Gift Aid allows charities and community amateur sports clubs (CASCs) to increase the value of donations made to them by enabling them to reclaim basic rate tax on the donation, as long as the donor signs a gift aid declaration confirming that he or she is a UK taxpayer. The donation is made net of basic rate tax.
What you need to do
You need to make a Gift Aid declaration for the charity to claim. You usually do this by filling in a form – contact the charity if you haven’t got one.
You must give a declaration to each charity you want to donate to through Gift Aid.
You can include all donations from the last 4 years having paid tax on income or capital gains in those years.
However, if you’re a higher or additional rate taxpayer, you are able to claim relief for the difference between the higher or additional rate, as appropriate, and the basic rate through your self-assessment tax return.
Special rules for claiming Gift Aid
- Funds raised from sponsored challenges eg overseas treks or running marathons
- Membership fees of a charity or CASC
- Charity events or to donations made to view charity property
- If you receive volunteer expenses and donate them back to your charity or CASC
- Donations to charity auctions
Gift Aid Tax Trap
Many people make regular donations to charity and sign a gift aid declaration covering all gifts to the charity. This is fine as long as you the donor remains a taxpayer, but could cause problems if your income falls, or if you cease to pay tax as a result of an increase in the personal allowance.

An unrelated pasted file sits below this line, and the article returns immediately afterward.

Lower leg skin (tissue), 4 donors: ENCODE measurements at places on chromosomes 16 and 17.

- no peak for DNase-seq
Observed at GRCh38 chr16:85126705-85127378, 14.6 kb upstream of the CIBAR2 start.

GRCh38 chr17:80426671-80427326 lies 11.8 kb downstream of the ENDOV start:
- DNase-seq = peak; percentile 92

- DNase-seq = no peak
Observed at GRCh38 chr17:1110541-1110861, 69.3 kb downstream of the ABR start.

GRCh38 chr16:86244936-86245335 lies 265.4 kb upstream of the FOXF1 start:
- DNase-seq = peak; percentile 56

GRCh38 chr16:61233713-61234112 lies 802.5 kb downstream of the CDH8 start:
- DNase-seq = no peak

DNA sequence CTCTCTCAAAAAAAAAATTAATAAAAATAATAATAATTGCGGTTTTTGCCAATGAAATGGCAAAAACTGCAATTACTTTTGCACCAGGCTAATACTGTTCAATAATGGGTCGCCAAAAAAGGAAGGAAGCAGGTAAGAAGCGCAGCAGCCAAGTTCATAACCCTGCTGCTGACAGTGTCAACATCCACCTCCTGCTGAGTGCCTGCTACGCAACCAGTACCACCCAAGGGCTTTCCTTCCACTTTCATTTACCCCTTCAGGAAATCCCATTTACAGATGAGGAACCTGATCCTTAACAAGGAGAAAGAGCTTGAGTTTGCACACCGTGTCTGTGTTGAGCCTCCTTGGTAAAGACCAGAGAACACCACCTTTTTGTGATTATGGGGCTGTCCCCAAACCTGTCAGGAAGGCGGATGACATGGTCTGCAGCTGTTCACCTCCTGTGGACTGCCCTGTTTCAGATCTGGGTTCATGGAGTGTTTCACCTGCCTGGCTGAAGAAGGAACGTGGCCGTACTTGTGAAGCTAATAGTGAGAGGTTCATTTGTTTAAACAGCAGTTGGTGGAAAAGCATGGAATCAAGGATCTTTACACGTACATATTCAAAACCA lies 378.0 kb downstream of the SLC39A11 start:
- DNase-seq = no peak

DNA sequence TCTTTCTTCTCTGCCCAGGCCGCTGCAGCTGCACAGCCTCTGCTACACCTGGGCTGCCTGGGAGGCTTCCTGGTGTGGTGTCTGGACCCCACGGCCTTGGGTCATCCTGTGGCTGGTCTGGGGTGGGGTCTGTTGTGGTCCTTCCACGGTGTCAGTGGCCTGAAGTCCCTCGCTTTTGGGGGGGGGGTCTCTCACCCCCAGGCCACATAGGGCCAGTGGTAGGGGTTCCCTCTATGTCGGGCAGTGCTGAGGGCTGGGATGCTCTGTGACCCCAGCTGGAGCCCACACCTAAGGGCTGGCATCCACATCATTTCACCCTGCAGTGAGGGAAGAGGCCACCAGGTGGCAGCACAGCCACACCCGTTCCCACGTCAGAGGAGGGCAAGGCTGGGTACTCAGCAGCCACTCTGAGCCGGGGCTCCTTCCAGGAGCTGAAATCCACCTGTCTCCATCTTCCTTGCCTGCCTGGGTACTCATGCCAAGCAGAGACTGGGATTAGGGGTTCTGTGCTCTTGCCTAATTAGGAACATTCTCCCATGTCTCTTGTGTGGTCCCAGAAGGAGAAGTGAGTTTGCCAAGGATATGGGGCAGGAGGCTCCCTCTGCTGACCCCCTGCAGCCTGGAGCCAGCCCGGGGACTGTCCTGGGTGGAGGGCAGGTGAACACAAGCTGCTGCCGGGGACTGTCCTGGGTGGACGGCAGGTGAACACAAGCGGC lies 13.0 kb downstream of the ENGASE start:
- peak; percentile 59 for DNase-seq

Your donations will qualify as long as they’re not more than 4 times what you have paid in tax in that tax year.
The tax repaid to a charity on a gift aid donation is funded by the tax paid by you the donor, so you must tell the charities you support if you stop paying enough tax. If tax is reclaimed by a charity and you have not paid sufficient tax to cover the sum reclaimed, HMRC may well take steps to recover the tax from you the donor.
It is therefore very important that if your income is modest or falls because of say, retirement then you should review gift aid declarations and cancel them if it appears that you’re unlikely to pay sufficient tax to warrant the declaration.
Gift Aid Tax Example:
For many years, Pauline has given £10 a month to a particular charity. She has signed a gift aid declaration covering all future donations. Until 30 April 2015 she was employed on a salary of £30,000 a year. She retires on 1 May 2015. Her income for 2015/16 is less than £10,000, which is covered by her personal allowance. Consequently she pays no tax in 2015/16.
Pauline will need to cancel her gift aid declaration and not gift aid any further donations that she may make in 2015/16 to ensure that HMRC do not try and recover any tax reclaimed by the charity from her.
If you would like more detailed information on some aspect of UK Tax, send me an e-mail and I’ll be pleased to advise further.